Places of faith have anchored and shaped our communities for generations, and remain social and physical landmarks, whether in urban or rural settings. Many congregations are at risk as they face declining attendance and insufficient funding to maintain and operate their buildings.
Recognizing that congregations and communities are struggling with these issues, the National Trust for Canada and Faith & the Common Good, two national not-for-profit organizations, have come together to provide expertise, training, advisory and custom coaching services under the banner Regeneration Works: Places of Faith.
Whether the goal is to keep the doors open, or make strategic real estate decisions that serve the faith group and the community, the National Trust and Faith & the Common Good offer hope, inspiration and solutions based on our work from across the country. Our approach is national, non-sectarian, interfaith, and interdisciplinary. We bring made-in-Canada strategies that unlock challenging situations and sites, with the ultimate goal of enhancing the social, spiritual and cultural health of the community.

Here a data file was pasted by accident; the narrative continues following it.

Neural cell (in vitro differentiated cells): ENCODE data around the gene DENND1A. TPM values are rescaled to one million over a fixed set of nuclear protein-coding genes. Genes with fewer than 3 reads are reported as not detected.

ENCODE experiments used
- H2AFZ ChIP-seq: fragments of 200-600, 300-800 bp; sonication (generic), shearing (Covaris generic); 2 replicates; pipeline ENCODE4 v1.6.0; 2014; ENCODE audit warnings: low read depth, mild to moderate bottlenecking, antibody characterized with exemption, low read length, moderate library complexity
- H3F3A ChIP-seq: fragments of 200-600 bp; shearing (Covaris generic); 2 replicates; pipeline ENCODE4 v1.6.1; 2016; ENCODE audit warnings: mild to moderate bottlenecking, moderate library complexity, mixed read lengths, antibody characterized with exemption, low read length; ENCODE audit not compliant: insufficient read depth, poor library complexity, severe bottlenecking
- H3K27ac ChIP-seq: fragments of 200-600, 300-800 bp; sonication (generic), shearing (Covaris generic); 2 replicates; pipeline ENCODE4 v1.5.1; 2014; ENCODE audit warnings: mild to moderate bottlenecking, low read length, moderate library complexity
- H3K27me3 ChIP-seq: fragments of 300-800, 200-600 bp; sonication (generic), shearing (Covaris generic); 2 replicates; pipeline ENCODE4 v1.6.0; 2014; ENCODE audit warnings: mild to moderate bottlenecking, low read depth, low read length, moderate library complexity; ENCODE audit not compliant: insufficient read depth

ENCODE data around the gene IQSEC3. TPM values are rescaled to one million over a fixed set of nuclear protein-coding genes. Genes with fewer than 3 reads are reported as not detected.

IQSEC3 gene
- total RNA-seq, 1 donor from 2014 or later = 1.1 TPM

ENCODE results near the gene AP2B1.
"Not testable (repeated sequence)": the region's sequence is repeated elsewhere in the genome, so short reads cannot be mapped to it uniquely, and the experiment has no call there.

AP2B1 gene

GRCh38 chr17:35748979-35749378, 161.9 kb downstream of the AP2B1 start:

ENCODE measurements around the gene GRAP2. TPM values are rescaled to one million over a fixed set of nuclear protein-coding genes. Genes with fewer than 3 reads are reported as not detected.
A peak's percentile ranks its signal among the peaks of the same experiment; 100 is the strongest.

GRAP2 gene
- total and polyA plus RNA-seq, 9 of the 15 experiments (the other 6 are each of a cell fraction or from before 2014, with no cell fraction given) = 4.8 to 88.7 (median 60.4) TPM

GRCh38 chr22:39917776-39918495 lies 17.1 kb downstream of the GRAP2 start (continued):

Working with faith organizations, congregations, property managers, community groups, heritage specialists, or local governments, our multidisciplinary team of experienced practitioners brings proven methodologies for faith property regeneration – all tailored to address the unique challenges faced by faith groups and their communities.
Saturday, March 11, 2017 — Exploring Sacred Space: Regenerating Places of Faith
University of Toronto Multi-faith Centre
Faith & the Common Good, Green Awakening Network, and the Multi-faith Centre of the University of Toronto collaborated on this 2017 Annual Forum. Highlights included:
- Keynotes on Sacred Space in religious thought and measuring the social impact and value of faith communities by Dr. Stephen Scharper (School of the Environment and Department of Anthropology, University of Toronto), and Dr. Mike Wood Daly (The Halo Project),